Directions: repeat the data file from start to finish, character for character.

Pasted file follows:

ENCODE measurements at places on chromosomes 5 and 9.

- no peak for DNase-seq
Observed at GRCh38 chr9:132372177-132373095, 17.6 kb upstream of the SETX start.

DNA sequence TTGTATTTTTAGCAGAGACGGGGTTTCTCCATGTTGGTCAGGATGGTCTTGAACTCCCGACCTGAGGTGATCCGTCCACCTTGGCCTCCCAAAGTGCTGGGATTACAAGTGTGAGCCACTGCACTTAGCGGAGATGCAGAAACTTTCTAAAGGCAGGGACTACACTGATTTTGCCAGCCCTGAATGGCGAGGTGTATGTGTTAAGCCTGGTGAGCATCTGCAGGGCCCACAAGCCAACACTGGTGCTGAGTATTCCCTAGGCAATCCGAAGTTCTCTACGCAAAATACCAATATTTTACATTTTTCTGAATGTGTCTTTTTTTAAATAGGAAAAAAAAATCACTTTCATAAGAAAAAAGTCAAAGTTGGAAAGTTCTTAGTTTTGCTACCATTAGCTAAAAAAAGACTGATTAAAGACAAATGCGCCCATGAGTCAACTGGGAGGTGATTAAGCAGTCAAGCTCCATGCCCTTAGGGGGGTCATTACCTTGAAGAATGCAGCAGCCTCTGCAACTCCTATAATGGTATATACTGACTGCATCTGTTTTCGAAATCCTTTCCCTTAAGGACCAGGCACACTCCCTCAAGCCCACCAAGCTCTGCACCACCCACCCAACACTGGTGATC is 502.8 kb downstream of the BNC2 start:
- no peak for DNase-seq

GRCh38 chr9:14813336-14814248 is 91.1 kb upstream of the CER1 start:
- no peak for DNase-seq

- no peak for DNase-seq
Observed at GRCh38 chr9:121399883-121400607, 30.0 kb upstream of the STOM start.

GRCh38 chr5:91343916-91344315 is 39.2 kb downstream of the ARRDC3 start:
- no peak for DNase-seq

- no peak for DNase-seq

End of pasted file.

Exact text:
ENCODE measurements at places on chromosomes 5 and 9.

- no peak for DNase-seq
Observed at GRCh38 chr9:132372177-132373095, 17.6 kb upstream of the SETX start.

DNA sequence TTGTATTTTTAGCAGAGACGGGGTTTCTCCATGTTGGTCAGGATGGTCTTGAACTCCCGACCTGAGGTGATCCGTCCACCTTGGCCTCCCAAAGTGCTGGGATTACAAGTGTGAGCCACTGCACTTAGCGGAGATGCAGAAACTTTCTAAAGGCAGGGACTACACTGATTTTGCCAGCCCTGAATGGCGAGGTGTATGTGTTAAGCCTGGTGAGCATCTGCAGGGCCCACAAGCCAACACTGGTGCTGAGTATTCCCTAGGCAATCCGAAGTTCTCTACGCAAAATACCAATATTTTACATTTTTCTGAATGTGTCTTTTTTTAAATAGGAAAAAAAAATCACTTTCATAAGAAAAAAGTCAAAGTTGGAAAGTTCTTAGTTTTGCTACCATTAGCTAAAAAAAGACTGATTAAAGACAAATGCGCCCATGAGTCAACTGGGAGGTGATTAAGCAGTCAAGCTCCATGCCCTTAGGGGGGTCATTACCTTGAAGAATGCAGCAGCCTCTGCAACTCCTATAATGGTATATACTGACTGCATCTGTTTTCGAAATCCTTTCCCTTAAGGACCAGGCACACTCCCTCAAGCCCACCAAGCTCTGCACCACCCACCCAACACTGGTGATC is 502.8 kb downstream of the BNC2 start:
- no peak for DNase-seq

GRCh38 chr9:14813336-14814248 is 91.1 kb upstream of the CER1 start:
- no peak for DNase-seq

- no peak for DNase-seq
Observed at GRCh38 chr9:121399883-121400607, 30.0 kb upstream of the STOM start.

GRCh38 chr5:91343916-91344315 is 39.2 kb downstream of the ARRDC3 start:
- no peak for DNase-seq

- no peak for DNase-seq